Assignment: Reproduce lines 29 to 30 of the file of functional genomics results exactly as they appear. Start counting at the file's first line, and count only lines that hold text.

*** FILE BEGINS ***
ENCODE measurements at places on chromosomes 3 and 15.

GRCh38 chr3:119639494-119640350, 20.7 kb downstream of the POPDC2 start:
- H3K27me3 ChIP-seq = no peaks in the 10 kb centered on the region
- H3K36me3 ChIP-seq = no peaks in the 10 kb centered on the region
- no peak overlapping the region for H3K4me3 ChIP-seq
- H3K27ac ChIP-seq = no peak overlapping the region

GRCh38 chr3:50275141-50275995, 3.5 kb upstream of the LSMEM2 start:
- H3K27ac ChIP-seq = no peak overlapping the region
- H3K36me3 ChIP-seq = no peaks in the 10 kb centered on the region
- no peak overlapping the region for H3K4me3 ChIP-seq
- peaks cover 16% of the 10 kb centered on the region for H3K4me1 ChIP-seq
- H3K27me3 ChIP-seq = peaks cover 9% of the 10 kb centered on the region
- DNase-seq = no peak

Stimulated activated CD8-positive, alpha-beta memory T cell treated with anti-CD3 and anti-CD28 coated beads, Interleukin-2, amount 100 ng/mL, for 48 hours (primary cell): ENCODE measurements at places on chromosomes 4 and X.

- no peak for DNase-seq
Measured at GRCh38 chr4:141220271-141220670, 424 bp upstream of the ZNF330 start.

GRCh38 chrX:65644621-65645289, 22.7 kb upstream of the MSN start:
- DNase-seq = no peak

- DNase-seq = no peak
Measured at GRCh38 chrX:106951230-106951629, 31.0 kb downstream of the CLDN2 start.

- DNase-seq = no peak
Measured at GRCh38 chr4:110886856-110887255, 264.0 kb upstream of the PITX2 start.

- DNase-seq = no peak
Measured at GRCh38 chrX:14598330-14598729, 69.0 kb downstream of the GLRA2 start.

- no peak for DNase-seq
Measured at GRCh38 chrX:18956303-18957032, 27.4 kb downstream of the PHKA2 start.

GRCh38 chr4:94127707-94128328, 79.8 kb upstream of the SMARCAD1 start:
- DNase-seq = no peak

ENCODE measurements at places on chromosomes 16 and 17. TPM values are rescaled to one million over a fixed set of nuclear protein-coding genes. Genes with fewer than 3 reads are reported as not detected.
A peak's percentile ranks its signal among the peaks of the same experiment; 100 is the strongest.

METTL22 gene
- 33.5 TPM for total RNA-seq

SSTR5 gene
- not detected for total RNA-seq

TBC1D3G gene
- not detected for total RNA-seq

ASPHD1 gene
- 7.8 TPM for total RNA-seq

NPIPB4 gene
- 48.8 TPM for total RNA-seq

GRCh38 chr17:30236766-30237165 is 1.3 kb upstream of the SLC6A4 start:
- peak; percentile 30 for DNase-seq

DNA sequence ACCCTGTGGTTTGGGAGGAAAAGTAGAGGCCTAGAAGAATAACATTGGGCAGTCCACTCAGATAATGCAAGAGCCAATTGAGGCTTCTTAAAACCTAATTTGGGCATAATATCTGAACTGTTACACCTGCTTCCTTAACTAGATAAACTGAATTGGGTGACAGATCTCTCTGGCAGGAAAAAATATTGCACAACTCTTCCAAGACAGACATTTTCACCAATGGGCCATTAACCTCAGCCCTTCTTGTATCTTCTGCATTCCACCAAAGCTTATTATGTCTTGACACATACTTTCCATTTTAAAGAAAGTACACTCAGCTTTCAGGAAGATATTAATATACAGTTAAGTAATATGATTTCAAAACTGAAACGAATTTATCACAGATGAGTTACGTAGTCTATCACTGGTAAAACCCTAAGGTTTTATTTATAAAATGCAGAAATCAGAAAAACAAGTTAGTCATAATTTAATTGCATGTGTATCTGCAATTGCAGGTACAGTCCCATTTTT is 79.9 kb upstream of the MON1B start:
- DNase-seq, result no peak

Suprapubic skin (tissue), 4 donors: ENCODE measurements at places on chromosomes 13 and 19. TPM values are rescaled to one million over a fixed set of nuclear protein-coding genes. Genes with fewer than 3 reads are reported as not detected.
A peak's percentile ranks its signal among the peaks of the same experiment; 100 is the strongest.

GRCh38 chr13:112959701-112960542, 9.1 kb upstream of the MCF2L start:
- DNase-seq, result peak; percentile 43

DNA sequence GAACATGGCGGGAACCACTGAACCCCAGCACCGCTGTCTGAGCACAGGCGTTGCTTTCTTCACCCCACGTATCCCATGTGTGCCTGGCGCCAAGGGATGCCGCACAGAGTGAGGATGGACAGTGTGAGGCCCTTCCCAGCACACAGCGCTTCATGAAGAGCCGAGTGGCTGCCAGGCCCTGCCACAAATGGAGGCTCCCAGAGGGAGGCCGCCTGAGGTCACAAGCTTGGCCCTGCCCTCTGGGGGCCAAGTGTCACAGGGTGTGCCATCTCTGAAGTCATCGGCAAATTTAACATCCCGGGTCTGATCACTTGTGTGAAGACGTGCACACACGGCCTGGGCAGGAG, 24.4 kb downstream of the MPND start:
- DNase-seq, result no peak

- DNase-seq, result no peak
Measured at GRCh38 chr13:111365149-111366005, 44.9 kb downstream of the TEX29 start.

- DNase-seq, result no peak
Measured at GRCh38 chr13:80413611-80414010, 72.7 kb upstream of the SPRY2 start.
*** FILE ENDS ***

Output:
ENCODE measurements at places on chromosomes 16 and 17. TPM values are rescaled to one million over a fixed set of nuclear protein-coding genes. Genes with fewer than 3 reads are reported as not detected.
A peak's percentile ranks its signal among the peaks of the same experiment; 100 is the strongest.